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This is an extraordinary recording - hauntingly beautiful and deeply moving. I picked up the disk a week or so ago and can't stop listening to it. It is without question the best work Glass has released in many years. I had, to be honest, grown rather weary of the repetitive motifs that characterize so much of his work, through they once had mesmerized me, and picked up this album with some trepidation. It turned out to be a brilliant gamble.
The recording collects two pieces, the title track and "Tissues," a score written for one of his collaborative films. Long-time listeners of Glass's work will hear very familiar echoes in the latter work, which features a gently lyrical cello with either a piano or percussion offering a circular baseline. Because I've heard so much piano work from Glass, I found the movements of "Tissues" with contrapuntal percussion (#2 and #4) more interesting. But, really I think of this piece just as lagniappe, and the record would be just as strong - maybe stronger, depending on your tastes - without it. It's the title track, "Songs and Poems," that will bowl you over. The opening notes announce a work of singular intensity deeply steeped in the classical tradition, as powerful and ineffably sad as one of Schumann's lieder. It's a piece more for fans of Schubert, Dvorak, Kodaly, and late Beethoven than Reich, Riley, Nyman, and early Glass. The fifth movement alone is worth the price of admission - six emotionally devastating minutes of heart-wringing beauty that will leave you shivering in your seat.
As wonderful as Glass's composition is, the power of this recording is due in no small part to a stunningly virtuosic performance by Wendy Sutter.Read more ›
Unlike virtually every other Glass composition to which I have been exposed, "Songs and Poems" displayed real intellectualism and honesty of a kind I have never expected from the man who produced (and continuously re-produced) "Glassworks." These compositions, while recognizably minimalist in style and form, are unusually jagged-edged and stormy--romantic, I would say, in a way very unlike Glass' usual treacle and posturing.
Sutter's command of the material really elevates and justifies its emotional content. I would have never expected it, but these pieces are not only emotionally convincing, but convincing in a gripping and agonized fashion which reflects impressively on the soloist. She is both restrained and emphatic; for the first and only time in Glass' body of work I think we have encountered real, unselfconscious command of the emotional possibilities of minimalist music. I can't over-stress Sutter's contribution to this impressive success: Her intellectual command of the material and her expressive technique have literally made the piece what it is.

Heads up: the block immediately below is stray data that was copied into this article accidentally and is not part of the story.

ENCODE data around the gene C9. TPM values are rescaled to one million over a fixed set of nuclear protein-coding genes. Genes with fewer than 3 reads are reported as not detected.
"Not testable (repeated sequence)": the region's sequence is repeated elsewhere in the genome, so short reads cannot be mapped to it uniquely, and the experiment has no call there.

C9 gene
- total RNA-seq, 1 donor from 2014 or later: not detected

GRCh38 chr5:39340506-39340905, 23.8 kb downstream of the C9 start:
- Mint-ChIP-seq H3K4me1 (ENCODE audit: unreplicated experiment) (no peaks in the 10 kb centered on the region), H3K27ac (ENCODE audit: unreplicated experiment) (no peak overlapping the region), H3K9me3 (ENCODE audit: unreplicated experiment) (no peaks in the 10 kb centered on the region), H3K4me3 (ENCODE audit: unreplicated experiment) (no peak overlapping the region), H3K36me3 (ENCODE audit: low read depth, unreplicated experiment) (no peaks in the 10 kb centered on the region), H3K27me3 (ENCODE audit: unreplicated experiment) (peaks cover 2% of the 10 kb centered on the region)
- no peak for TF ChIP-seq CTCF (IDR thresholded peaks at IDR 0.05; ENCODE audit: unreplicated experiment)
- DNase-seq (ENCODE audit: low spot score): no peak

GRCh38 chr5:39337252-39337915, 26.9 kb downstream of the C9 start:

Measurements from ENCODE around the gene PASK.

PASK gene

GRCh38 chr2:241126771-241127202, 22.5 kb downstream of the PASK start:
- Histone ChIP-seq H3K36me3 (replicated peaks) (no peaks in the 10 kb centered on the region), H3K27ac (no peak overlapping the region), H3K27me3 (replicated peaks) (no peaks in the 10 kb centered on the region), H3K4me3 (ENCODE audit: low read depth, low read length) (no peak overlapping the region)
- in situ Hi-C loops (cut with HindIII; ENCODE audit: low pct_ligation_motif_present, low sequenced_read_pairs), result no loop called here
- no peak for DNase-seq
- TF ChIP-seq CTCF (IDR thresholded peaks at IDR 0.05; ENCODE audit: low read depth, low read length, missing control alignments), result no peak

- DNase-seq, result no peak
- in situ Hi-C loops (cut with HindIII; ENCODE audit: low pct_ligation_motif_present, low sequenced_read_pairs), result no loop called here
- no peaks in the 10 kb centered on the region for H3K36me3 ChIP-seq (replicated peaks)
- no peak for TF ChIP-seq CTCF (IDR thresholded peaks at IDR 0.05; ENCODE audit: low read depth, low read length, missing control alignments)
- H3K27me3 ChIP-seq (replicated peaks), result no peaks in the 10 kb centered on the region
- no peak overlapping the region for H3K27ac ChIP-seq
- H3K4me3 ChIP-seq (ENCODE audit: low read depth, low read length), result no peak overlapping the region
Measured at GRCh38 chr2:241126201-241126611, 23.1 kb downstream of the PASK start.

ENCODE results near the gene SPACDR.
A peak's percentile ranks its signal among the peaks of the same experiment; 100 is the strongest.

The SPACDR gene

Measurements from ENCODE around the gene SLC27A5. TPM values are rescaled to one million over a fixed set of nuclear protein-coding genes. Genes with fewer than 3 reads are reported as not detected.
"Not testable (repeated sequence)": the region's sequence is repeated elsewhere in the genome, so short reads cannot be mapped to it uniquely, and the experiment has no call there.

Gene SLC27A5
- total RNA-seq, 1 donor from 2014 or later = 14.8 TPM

It is unusual for me to compliment a composition on its emotional content, but it is so extremely unusual to see Glass write with honest and unsentimental vulnerability, depression, elevation and rage that it's all the more surprising how effectively he has carried it off. As suspicious of emotionally sensational material as I am, I have repeatedly enjoyed this recording and, in fact, enjoyed it more each time.
We just listened to extended portions of this record on the radio and it is extraordinarily beautiful. We had trouble guessing what decade or century it might be from and were very surprised it was Philip Glass. The music is both lyrical and haunting, and beautifully played and recorded. Highly recommended, don't miss it if you enjoy cello.
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The accuracy of the Cello is a clear challenge to the composer, who's work has been focsed on the precision of ensembles and percussion (including solo piano). Mr. Glass has accepted the challenge to go deep and created his most haunting work to date. The composition, performance and recording all come together in a way that reveals the soul that has been inside the machine driving his work all along.
The first few times I heard this CD I was enthusiastic ... intense and exciting music played with great style and power by cellist Wendy Sutter.
Over time, however, my enjoyment has been undermined by the realization that the producers of this disc did not take the special care needed when recording a powerful string instrument like the magnificent ex-Vatican Stradivarius used by Sutter. As a result, there is a distinct grating and perhaps even clipping during the loudest passages. I spend much time listening to live cello, and have concluded that this disc does not provide a pleasing or accurate rendition. Moreover, I have played the disc on a variety of sound systems, from a cheap boombox to computer speakers to a couple of high-end setups, including a reference professional headphone amp. It sounds worse on the better systems as these more clearly reveal the shortcomings of the recording.
I looked up the label that produced the CD, Orange Mountain Music. They describe themselves as "a new record company created to serve the fans, aficionados and academics studying the music of Philip Glass." Perhaps, as a small outfit, they did not have the expertise or facilities needed to make a professional-quality recording.
Whatever the case may be, these are delightful works played by an excellent cellist. Both the composition and the performer would have deserved better sound engineering.